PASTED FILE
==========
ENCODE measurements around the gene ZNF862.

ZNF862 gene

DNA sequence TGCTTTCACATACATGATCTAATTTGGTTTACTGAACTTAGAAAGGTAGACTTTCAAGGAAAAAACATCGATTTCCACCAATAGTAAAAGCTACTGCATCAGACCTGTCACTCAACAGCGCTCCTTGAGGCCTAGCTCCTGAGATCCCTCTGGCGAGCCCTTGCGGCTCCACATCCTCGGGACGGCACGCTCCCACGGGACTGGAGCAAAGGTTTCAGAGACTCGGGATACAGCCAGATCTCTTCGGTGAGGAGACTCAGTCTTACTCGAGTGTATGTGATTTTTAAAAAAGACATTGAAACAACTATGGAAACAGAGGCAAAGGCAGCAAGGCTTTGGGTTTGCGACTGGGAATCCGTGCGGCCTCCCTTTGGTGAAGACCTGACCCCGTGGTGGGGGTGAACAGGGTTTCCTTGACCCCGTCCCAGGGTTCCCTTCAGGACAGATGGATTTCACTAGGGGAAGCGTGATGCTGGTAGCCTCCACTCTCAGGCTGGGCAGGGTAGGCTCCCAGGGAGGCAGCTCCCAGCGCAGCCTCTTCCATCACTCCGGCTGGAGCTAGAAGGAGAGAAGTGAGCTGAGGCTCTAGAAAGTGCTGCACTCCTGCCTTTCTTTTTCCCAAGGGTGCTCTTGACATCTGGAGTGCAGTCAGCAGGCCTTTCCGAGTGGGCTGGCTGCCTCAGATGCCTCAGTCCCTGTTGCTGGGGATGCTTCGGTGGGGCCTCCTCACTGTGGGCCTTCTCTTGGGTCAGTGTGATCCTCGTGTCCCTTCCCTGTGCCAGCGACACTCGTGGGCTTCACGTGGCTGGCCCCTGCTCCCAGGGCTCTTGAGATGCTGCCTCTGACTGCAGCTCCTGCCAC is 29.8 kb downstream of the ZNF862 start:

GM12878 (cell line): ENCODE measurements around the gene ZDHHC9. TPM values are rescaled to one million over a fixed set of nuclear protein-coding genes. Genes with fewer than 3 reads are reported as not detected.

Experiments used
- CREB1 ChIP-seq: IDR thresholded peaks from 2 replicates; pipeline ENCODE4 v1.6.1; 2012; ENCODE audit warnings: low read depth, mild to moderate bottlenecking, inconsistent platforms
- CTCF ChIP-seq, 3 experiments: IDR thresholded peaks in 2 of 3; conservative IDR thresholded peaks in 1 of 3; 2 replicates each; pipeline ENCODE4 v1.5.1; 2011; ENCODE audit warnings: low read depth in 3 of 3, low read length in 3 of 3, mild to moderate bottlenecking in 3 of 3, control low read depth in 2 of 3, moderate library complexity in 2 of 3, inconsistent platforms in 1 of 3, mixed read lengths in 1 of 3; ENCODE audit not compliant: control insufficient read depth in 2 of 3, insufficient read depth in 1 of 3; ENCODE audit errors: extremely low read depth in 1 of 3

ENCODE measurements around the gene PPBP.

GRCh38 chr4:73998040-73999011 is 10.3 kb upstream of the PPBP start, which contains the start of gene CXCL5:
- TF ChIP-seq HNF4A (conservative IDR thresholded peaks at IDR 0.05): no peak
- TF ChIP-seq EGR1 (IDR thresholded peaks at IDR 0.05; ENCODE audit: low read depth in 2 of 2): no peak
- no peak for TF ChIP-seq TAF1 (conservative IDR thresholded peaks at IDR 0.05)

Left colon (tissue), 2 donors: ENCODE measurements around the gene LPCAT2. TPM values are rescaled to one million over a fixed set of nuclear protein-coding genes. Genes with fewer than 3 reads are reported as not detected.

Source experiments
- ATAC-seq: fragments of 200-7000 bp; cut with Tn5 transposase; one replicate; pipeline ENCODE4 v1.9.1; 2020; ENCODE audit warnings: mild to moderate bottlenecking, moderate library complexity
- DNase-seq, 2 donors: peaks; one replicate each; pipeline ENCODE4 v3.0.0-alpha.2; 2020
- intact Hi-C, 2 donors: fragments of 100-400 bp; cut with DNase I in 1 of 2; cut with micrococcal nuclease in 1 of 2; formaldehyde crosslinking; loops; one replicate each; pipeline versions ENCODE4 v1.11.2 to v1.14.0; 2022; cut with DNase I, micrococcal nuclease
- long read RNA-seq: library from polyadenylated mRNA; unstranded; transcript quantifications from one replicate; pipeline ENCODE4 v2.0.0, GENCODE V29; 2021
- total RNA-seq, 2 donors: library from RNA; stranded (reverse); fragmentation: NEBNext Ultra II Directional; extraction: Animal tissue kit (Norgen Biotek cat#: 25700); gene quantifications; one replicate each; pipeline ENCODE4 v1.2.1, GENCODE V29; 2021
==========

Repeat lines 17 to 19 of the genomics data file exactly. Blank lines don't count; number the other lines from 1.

- intact Hi-C, 2 donors: fragments of 100-400 bp; cut with DNase I in 1 of 2; cut with micrococcal nuclease in 1 of 2; formaldehyde crosslinking; loops; one replicate each; pipeline versions ENCODE4 v1.11.2 to v1.14.0; 2022; cut with DNase I, micrococcal nuclease
- long read RNA-seq: library from polyadenylated mRNA; unstranded; transcript quantifications from one replicate; pipeline ENCODE4 v2.0.0, GENCODE V29; 2021
- total RNA-seq, 2 donors: library from RNA; stranded (reverse); fragmentation: NEBNext Ultra II Directional; extraction: Animal tissue kit (Norgen Biotek cat#: 25700); gene quantifications; one replicate each; pipeline ENCODE4 v1.2.1, GENCODE V29; 2021